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Former Senator Richard Burr Discusses Health Care Policy at Harvard Institute of Politics Forum

Professor John E. McDonough, left, moderates a discussion on healthcare policy with Lanhee J. Chen and former U.S. Senator Richard M. Burr.
Professor John E. McDonough, left, moderates a discussion on healthcare policy with Lanhee J. Chen and former U.S. Senator Richard M. Burr. By Addison Y. Liu
By Camilla J. Martinez, Tiffani A. Mezitis, and Joshua Park, Contributing Writers

Former United States Senator Richard M. Burr (R-N.C.) and Lanhee J. Chen ’04, policy director for Mitt Romney’s 2012 presidential campaign, discussed the future of American health care policy at a Harvard Institute of Politics forum Tuesday evening.

The discussion, co-sponsored by the Harvard School of Public Health, was moderated by HSPH professor John E. McDonough. In their conversation, Burr and Chen discussed federal health care policies, including the Affordable Care Act and Medicare, as well as health care reform.

Burr, a Republican who opposed the Affordable Care Act in 2010 and voted to repeal it in 2017, defended his stance based on his personal experience on an “Obamacare plan.”

“I got to live through what it's like to have to participate in it, and there was no advocate, advocating for change in Obamacare — from a standpoint of how it's structured — where every insured life in an insurance plan is a lobbyist for changing the plan to reflect what they need,” Burr said. “What I found was, everybody in Obamacare — they have no voice in it.”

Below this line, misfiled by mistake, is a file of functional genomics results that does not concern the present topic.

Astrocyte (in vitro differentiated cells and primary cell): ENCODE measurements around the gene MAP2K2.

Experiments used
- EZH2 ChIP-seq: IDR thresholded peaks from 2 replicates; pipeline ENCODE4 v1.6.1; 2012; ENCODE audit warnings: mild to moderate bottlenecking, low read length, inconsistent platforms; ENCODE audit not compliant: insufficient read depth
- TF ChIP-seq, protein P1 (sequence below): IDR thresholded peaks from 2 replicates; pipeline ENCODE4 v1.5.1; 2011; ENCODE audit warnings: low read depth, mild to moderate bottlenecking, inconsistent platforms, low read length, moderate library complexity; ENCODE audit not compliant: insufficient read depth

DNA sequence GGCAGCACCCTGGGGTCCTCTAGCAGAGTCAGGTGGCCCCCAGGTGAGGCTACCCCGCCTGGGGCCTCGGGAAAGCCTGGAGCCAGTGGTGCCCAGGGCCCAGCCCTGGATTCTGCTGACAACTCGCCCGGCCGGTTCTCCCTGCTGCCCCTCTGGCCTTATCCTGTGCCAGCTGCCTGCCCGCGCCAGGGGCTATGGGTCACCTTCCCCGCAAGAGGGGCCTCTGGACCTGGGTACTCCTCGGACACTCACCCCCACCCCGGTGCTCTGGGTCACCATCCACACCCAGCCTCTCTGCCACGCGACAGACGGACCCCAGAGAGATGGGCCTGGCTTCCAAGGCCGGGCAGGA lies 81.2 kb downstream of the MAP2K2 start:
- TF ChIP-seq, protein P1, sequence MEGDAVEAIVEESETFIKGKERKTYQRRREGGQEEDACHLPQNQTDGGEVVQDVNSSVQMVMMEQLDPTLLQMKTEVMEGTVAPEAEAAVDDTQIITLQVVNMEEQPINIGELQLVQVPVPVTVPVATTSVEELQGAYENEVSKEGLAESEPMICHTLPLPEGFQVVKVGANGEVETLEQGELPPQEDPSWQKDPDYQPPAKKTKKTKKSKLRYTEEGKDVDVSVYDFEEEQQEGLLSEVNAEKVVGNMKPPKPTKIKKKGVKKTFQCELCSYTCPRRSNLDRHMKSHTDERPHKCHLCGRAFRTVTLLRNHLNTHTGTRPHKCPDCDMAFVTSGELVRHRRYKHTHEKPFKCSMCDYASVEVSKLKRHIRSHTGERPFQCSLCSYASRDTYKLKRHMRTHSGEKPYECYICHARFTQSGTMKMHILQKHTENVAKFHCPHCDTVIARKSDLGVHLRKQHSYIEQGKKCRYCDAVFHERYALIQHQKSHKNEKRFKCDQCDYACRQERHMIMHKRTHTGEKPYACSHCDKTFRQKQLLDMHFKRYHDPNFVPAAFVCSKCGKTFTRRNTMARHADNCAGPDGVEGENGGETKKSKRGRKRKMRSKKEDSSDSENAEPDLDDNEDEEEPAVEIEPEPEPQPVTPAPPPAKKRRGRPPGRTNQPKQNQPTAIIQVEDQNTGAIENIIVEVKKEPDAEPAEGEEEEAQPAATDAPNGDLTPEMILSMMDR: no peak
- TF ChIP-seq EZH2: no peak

Discussing mental and behavioral health care, Chen said the U.S. is in an “epidemic” and called for increased funding toward research and health institutions, as well as “continuing to remove the stigma around seeking help.”

“Why don’t we have more foreign trained mental health providers and allow them to practice the top of their license in the United States? That’s a supply side reform that Congress, the states, could enact right away to ensure that we get the right supply of providers,” Chen said.

In addition to mental health-related issues, McDonough said America has been underperforming relative to similar developed countries on key health metrics.

“In the last decade — five out of 10 years now — we’ve seen life expectancy drop dramatically compared to our other West European peers,” he said.

Chen said the U.S. can learn from the the Singaporean health care system, which he described as more transparent and data-driven.

“What the Singaporeans do in their health care system is create radical levels of transparency around cost and quality,” Chen said.

Besides systemic changes to the health care system, Burr said there should be policies focused on helping Americans receive care before situations reach an emergency stage.

“In every hospital in America, where you got a door that says emergency room, cut a door next to it, and put primary care,” Burr said. “Let people know that they don't have to get sick to get medical care.”

“Participation is the solution to the problem we’ve got in this country,” he said.

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